Practically every day in the next week is assured to hit at least 90 degrees, with the highest temperatures potentially coming Friday through Sunday. If it hits 100 degrees or higher, it will mark the first instance since August 2016.
The heat index, which is how hot the air feels factoring in the humidity, is expected to be 10 to 15 degrees higher than the actual temperature.
“Dangerous heat and humidity are likely Friday through Sunday across the entire area,” the National Weather Service wrote in a hazardous weather statement. “Heat indices of 110 to 115 degrees are possible during the afternoon and evening hours each day, and heat indices may hold in the 80s and 90s at night. If the prolonged heat and humidity is realized, it will become a significant threat to anyone exposed to the heat for an extended period of time.”
Here is the forecast high and peak heat index from the National Weather Service from Wednesday through Sunday:
- Wednesday: High temperature: 95, Peak heat index: 102
- Thursday: High temperature: 91, Peak heat index: 101
- Friday: High temperature: 97, Peak heat index: 109
- Saturday: High temperature: 98, Peak heat index: 112
- Sunday: High temperature: 98, Peak heat index: 101
The cause is a massive heat dome that is setting up shop and expanding over the region. Although it may not set records for its intensity, it comes during the annual peak in temperatures. In other words, it’s well suited to cause trouble.
The heat dome reaches its maximum intensity late in the week, when temperatures measured by weather balloons a few thousand feet off the ground may approach all-time highs, according to model forecasts.
Given D.C. managed to hit 90 degrees Monday for a fifth day in a row, this heat wave has the potential to extend over a long duration. At least another seven days seem a decent bet. Twelve days would mark the longest heat wave since 13 days in a row of 90-degree weather in 2016. The longest heat wave on record in Washington is 21 days, which happened in 1980 and 1988.
The suffocating humidity levels, with dew points expected to hover in the 70s through Monday, may hold back temperatures some. Abundant moisture in the air makes it harder to heat up.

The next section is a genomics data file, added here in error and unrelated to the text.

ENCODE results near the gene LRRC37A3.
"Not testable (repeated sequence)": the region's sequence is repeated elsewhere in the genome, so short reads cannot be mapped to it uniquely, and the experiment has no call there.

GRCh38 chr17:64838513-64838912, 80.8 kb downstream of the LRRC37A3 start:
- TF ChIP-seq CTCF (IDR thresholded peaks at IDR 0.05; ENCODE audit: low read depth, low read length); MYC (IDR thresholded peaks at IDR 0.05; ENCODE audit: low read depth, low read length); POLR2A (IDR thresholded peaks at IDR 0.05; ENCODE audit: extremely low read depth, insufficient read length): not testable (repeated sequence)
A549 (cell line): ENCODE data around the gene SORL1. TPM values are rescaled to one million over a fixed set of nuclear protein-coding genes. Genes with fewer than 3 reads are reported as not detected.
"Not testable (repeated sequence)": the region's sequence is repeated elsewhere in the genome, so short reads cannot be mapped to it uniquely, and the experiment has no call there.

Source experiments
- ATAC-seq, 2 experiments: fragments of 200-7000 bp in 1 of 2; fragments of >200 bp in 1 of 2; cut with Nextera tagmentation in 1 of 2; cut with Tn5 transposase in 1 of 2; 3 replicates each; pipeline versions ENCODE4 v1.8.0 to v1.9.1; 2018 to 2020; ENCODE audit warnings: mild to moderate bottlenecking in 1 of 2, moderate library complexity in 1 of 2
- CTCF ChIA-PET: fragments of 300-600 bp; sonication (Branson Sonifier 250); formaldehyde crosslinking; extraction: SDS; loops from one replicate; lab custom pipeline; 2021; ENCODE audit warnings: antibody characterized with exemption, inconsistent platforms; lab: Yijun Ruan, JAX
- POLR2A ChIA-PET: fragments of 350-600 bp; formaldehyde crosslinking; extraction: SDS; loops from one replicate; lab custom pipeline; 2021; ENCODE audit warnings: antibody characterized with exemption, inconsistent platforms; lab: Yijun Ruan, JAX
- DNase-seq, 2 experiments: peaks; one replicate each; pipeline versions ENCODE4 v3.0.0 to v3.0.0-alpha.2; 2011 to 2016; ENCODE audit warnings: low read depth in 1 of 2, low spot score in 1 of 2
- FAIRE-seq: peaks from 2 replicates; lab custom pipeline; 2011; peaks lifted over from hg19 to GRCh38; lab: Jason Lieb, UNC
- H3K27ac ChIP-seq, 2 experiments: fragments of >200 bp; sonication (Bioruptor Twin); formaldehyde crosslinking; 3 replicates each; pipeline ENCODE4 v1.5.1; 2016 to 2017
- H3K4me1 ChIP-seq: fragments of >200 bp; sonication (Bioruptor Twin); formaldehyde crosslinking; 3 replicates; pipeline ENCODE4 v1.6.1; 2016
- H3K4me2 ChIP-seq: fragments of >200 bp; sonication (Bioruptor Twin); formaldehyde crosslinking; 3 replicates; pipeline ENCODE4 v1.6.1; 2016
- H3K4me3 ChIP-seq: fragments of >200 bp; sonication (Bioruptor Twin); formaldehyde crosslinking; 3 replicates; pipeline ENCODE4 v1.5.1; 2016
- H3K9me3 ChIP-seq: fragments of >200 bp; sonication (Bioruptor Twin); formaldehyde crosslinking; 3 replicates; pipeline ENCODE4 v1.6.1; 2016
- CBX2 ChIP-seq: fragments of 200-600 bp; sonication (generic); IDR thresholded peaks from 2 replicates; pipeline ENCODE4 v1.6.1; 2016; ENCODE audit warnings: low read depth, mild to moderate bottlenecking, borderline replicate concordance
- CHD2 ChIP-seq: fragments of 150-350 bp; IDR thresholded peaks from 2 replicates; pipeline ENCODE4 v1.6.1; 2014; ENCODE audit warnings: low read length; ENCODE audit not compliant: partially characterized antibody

In many ways, getting to 100 degrees or beyond in Washington is as tricky as getting a snowstorm, with many ingredients having to come together just right.
However, many of the factors needed to hit the century mark this weekend do seem to be coming together.
Whether the air temperature hits and tops 100, it will feel at least that hot given the heat index forecast.
The predicted heat indices of 105 to 115 degrees should trigger heat advisories, if not heat warnings. An excessive heat watch has already been issued for Philadelphia.
The high humidity levels mean it won’t cool off much after dark, resulting in outrageously warm overnight lows.
Washington and other urban centers should stay above 75 degrees Tuesday through Saturday. At least a night or two with lows of 80 degrees or higher seems likely. These are uncomfortable, even dangerous, conditions for those without air-conditioning.
If Washington stays at or above 80 any night during this stretch, it would be for a record fifth year in a row. Once rare, lows of 80 degrees or higher have occurred 32 times since 2010. There were only 31 from 1872 to 2009. Eight of the past nine years have seen them, two (2011, 2016) witnessed the most on record with seven each.
Although the peak of this heat wave is generally in the neighborhood of the District’s expected highest temperature of the year, or about 99 degrees, reaching such values multiple days in a row is less common, as is reaching 100 degrees.
While we average about one 100-degree day per year, they often come in bunches or don’t happen at all. During Washington’s hottest three summers on record, in 2010, 2011 and 2012, the city recorded 17 days of 100 degrees or higher. Since then, there have been four, all in 2016.
It is true that humidity may put somewhat of a brake on temperatures, but the chance for 100-degree weather is helped by the fact that it’s the hottest time of year. At least a few model runs have predicted high temperatures around 105 degrees in the city, with record-threatening warm overnight lows as well.
The highest temperature ever recorded in Washington is 106 (in August 1918 and July 1930), while the warmest overnight low is 84 (in July 1983 and July 2011). The door is opening a bit for some truly impressive values, but it’s hard to say all-time records will be tested. Some daily records should be broken regardless.
Any relief from the heat is at least a week away. There are conflicting signals given the distance in the future, but there are some signs we could be in for a near normal or even below normal temperature run that lasts a while by late month.
Jason Samenow contributed to this article.